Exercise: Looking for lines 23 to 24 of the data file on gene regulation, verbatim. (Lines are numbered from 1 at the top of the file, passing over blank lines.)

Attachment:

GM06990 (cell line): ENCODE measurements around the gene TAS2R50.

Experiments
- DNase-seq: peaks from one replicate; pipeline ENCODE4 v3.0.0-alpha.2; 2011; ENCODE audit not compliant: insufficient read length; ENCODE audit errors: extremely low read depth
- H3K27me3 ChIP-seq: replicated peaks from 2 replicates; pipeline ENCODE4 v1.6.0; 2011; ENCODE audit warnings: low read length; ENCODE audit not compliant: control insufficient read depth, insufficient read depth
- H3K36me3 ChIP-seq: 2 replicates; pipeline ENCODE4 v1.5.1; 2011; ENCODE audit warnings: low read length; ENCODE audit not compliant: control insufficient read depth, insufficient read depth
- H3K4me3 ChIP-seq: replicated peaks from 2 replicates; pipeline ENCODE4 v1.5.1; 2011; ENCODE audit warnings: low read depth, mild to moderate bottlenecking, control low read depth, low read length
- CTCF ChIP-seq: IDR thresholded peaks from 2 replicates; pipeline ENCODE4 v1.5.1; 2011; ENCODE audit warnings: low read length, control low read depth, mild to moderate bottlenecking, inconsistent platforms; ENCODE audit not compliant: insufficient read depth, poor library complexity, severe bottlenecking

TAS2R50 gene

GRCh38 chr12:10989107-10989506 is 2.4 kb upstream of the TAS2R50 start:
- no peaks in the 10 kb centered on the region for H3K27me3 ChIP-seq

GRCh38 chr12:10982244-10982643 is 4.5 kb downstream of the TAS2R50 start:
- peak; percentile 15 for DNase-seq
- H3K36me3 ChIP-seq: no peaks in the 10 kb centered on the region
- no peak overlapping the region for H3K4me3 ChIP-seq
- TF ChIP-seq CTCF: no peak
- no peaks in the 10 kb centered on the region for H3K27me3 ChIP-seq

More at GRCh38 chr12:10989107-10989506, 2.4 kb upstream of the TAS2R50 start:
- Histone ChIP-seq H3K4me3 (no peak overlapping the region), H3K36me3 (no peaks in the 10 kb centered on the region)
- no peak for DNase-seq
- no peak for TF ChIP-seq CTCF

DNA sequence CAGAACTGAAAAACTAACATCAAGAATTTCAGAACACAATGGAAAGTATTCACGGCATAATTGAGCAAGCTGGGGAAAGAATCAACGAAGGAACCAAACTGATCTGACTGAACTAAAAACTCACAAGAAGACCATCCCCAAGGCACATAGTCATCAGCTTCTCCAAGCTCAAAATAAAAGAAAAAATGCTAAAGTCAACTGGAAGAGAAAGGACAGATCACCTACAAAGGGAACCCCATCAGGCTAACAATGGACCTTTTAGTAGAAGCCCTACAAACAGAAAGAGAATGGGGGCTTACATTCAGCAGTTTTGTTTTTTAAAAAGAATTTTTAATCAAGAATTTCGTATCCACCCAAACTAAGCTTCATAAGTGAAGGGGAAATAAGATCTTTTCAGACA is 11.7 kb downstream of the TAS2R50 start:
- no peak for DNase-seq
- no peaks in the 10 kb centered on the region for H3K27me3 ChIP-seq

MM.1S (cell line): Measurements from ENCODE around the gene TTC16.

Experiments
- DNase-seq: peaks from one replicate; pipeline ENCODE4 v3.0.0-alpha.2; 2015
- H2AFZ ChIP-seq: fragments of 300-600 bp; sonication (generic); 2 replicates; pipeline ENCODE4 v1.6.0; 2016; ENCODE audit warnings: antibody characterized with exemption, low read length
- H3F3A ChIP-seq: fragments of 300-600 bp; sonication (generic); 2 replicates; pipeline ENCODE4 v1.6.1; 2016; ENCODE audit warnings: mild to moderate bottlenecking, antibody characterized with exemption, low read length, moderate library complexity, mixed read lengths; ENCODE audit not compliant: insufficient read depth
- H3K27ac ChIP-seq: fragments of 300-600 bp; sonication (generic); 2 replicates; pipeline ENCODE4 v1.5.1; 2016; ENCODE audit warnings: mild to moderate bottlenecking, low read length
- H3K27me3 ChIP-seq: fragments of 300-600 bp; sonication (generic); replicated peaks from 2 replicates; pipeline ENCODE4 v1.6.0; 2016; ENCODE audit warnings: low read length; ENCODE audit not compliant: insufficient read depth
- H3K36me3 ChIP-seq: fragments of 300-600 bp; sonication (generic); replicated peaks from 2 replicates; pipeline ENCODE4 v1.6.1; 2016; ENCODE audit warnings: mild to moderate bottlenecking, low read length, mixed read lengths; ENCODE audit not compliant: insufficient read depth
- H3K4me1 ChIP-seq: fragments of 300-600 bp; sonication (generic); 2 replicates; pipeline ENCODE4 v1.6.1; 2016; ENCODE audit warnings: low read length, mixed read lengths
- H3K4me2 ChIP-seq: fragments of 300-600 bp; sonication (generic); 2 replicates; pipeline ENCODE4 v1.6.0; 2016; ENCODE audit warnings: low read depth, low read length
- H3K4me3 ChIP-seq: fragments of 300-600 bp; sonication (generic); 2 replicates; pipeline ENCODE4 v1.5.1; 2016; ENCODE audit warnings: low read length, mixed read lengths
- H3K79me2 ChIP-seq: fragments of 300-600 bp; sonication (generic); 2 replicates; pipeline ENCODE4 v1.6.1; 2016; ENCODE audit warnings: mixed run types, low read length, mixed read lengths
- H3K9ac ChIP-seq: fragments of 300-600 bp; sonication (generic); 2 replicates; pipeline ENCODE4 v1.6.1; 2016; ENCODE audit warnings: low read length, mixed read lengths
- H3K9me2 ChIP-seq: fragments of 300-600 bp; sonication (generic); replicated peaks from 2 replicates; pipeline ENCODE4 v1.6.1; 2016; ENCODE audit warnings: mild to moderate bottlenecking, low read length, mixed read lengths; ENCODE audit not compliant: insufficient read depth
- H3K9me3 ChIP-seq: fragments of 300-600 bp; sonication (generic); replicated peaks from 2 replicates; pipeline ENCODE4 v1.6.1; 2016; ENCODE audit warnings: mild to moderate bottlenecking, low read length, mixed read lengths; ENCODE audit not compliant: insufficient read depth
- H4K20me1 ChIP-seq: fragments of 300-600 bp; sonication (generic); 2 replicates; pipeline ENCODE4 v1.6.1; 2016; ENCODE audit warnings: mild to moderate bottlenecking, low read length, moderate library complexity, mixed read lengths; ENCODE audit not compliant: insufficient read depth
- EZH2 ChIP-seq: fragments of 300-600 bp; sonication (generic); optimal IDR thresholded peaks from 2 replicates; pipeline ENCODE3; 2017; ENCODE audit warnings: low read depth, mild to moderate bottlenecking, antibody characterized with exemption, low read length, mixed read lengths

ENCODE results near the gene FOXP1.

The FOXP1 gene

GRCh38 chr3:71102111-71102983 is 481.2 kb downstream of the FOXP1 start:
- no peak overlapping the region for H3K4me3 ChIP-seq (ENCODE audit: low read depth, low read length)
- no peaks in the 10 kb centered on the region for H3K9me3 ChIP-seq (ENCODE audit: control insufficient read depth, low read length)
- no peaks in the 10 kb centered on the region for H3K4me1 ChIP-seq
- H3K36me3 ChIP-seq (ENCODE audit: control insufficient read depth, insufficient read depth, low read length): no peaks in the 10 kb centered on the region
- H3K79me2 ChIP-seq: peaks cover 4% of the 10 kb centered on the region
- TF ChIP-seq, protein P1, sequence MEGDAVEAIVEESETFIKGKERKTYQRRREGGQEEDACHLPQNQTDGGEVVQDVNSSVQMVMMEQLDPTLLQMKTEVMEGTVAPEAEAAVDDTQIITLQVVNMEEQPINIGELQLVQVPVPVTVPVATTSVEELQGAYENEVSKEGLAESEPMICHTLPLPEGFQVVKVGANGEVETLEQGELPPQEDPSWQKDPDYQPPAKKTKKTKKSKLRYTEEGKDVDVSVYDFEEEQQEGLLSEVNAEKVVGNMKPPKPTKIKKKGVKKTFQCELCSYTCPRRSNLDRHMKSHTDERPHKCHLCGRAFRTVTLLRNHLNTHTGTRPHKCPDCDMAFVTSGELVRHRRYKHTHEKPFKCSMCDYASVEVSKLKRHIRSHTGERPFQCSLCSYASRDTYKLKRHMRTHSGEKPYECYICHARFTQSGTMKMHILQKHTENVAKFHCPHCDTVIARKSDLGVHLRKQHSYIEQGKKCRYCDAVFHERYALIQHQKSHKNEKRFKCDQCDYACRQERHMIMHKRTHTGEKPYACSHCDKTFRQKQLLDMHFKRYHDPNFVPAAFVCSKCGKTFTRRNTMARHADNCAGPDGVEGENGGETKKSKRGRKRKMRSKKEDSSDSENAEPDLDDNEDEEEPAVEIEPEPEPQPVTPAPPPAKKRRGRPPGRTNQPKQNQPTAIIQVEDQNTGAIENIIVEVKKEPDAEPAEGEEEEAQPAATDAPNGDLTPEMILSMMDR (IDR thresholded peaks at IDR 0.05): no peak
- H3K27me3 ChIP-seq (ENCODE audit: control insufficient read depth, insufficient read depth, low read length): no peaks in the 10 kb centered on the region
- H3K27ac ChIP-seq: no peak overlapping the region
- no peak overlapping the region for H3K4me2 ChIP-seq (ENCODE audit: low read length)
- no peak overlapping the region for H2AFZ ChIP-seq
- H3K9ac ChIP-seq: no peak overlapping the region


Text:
- no peaks in the 10 kb centered on the region for H3K27me3 ChIP-seq

MM.1S (cell line): Measurements from ENCODE around the gene TTC16.